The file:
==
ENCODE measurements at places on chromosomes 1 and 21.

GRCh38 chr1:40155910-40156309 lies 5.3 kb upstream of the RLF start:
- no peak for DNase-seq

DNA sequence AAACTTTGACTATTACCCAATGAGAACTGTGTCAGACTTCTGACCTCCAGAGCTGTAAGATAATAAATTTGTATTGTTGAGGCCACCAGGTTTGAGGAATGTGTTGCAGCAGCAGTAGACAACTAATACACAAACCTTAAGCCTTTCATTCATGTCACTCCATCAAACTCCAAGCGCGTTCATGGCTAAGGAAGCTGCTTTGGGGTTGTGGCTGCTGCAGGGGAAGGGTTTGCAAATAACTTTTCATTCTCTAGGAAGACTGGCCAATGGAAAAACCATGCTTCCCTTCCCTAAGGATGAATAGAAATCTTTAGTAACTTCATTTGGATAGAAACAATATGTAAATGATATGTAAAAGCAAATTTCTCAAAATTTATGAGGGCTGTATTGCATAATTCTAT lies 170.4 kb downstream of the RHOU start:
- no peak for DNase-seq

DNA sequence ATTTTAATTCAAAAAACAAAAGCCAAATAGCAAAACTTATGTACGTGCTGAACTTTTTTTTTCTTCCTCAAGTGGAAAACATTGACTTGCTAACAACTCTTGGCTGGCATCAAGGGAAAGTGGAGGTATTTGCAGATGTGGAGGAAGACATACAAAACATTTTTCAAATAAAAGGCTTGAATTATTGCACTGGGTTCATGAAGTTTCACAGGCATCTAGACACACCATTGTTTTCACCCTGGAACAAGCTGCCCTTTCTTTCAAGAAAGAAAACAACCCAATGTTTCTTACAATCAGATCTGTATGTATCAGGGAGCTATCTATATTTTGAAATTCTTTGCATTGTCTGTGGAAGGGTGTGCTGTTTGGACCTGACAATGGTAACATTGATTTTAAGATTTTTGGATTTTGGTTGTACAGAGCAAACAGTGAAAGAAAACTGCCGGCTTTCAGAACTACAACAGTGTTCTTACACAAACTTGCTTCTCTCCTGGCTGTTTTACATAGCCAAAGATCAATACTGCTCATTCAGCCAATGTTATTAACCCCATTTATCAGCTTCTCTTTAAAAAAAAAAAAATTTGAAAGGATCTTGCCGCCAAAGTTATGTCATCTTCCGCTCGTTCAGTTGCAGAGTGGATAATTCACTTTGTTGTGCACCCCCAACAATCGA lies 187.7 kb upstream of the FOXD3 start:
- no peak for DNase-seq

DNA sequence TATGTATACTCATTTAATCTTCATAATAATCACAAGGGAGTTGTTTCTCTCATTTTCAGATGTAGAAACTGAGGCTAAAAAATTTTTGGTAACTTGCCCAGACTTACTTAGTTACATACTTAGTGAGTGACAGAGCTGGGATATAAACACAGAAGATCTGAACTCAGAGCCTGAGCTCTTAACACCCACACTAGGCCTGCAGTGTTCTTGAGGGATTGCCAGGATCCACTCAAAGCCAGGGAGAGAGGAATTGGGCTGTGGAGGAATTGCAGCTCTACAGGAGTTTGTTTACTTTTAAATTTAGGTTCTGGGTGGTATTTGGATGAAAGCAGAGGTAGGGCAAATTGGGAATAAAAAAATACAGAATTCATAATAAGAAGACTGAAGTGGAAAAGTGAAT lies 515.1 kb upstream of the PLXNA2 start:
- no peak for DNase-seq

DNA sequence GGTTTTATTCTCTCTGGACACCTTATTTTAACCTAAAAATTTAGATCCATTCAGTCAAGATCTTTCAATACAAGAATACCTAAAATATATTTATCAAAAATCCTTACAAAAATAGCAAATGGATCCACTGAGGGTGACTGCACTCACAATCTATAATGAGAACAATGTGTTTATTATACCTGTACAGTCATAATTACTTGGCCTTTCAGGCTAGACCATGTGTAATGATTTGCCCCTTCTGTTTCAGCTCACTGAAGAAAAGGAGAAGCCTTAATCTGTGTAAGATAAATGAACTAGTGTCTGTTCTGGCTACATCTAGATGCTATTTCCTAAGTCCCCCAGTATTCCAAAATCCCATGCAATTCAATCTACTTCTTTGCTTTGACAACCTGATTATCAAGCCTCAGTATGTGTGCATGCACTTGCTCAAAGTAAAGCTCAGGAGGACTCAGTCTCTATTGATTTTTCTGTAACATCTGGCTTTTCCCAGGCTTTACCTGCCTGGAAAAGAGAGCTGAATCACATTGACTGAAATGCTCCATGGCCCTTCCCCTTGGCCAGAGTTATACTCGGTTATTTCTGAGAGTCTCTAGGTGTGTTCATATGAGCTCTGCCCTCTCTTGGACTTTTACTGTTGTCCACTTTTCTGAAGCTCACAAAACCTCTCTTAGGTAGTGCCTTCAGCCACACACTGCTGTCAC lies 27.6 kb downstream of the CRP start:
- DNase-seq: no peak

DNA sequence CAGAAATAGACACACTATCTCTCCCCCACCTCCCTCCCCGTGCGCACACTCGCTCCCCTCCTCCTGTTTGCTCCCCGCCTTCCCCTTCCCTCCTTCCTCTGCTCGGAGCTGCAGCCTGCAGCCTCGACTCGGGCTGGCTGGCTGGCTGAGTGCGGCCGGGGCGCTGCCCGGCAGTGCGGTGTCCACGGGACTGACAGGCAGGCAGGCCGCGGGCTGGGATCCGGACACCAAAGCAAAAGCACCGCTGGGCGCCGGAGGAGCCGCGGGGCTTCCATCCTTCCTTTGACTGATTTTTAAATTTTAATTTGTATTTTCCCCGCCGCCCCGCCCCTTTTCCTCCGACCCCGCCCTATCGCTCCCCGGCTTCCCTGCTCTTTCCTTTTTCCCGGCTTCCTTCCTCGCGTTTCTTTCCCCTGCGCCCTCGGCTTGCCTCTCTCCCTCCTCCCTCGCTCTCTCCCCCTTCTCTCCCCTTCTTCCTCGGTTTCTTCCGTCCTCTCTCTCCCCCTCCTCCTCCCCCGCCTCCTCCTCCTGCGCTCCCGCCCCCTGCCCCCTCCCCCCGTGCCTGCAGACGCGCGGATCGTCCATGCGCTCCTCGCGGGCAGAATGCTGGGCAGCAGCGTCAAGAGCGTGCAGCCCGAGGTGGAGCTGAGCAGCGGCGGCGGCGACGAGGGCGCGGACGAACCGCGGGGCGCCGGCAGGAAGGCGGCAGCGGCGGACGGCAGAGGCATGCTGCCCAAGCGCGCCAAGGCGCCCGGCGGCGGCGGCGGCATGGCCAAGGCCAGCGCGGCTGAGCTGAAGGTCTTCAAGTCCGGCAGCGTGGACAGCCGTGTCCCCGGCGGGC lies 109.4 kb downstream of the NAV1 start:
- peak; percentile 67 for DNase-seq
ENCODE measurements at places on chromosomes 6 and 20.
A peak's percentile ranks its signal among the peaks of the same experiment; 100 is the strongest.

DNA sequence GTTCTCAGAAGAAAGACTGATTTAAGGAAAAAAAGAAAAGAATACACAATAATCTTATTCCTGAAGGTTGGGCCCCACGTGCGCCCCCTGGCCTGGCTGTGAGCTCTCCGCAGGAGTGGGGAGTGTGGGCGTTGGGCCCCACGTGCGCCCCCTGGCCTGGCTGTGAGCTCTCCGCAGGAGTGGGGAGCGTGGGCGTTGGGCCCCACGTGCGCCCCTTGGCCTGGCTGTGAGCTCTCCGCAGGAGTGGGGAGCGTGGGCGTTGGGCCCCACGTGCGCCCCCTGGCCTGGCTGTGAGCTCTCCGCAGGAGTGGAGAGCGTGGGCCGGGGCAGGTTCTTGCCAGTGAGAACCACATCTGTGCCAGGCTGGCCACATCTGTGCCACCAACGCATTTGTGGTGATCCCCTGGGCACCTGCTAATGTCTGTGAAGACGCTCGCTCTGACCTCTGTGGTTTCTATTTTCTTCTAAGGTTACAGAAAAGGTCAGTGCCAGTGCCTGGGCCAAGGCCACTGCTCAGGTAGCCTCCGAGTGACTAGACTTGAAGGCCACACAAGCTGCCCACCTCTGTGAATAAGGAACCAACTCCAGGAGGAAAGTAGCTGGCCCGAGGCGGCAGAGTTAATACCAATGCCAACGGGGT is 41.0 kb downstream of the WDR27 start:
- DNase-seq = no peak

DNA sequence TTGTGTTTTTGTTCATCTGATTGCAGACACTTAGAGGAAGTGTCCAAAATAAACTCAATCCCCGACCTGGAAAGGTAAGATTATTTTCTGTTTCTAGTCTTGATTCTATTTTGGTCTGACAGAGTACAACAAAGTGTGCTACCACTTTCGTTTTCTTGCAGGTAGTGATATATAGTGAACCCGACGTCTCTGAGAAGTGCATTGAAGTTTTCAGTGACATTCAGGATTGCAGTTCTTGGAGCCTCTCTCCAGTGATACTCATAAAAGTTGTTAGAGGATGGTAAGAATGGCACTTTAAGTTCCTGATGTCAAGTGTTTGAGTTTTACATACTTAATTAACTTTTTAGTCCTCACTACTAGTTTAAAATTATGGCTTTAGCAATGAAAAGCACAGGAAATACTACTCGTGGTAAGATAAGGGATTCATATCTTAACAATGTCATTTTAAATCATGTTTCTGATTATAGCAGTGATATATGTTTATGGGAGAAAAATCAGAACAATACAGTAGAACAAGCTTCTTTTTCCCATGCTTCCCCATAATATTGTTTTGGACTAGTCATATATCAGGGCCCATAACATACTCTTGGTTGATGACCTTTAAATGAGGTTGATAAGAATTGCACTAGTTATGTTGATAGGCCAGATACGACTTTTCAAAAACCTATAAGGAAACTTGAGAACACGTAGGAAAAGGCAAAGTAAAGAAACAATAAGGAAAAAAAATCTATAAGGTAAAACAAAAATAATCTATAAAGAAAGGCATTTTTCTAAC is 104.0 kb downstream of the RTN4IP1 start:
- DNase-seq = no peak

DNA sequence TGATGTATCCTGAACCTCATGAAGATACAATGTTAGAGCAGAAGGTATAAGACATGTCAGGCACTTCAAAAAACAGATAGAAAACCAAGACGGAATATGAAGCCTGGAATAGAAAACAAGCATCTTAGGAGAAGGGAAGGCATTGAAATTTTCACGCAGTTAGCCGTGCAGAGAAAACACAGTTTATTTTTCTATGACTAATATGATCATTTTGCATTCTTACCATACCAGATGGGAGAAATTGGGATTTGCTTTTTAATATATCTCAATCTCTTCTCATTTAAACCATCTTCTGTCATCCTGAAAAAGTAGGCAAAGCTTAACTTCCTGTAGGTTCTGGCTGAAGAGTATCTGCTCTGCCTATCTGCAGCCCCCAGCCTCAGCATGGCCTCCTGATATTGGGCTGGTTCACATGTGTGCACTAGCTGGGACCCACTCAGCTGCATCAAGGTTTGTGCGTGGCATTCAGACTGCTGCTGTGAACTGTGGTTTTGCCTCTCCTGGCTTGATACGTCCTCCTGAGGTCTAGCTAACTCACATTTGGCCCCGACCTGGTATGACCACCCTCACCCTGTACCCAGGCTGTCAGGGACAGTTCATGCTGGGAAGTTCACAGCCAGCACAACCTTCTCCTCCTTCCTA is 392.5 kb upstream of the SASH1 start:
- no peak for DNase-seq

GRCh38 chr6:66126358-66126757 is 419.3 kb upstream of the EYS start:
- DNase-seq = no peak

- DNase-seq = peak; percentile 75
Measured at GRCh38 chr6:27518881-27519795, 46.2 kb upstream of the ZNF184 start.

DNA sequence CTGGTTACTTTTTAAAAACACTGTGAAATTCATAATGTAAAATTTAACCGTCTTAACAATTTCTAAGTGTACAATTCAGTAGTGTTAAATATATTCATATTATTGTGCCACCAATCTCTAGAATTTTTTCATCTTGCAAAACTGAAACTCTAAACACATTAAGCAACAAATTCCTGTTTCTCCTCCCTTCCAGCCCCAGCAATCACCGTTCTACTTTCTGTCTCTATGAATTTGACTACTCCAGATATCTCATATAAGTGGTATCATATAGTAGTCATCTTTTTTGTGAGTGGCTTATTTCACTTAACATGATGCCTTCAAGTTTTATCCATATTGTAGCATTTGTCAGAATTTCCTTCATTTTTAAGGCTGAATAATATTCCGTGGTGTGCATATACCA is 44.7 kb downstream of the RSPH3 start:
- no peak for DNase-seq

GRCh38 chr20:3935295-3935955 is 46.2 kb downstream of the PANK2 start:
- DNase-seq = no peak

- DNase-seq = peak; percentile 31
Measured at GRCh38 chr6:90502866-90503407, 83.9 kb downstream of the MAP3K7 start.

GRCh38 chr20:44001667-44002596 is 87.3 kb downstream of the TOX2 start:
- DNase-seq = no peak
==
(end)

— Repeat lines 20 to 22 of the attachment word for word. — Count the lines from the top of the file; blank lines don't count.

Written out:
DNA sequence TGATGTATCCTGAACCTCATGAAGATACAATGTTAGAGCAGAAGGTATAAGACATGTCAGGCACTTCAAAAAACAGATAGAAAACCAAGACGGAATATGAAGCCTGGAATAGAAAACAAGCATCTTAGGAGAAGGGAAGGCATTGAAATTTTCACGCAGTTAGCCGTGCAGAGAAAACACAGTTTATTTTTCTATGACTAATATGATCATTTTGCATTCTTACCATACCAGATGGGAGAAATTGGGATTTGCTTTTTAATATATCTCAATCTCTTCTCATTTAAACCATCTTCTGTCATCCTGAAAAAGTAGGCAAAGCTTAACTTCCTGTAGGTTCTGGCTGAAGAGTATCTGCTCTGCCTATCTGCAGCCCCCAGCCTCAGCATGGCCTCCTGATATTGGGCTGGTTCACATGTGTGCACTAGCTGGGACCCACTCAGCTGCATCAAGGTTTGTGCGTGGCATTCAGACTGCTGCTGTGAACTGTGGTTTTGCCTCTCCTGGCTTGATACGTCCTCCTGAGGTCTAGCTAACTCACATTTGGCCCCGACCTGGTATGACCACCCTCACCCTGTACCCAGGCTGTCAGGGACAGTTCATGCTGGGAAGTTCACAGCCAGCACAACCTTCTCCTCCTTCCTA is 392.5 kb upstream of the SASH1 start:
- no peak for DNase-seq

GRCh38 chr6:66126358-66126757 is 419.3 kb upstream of the EYS start: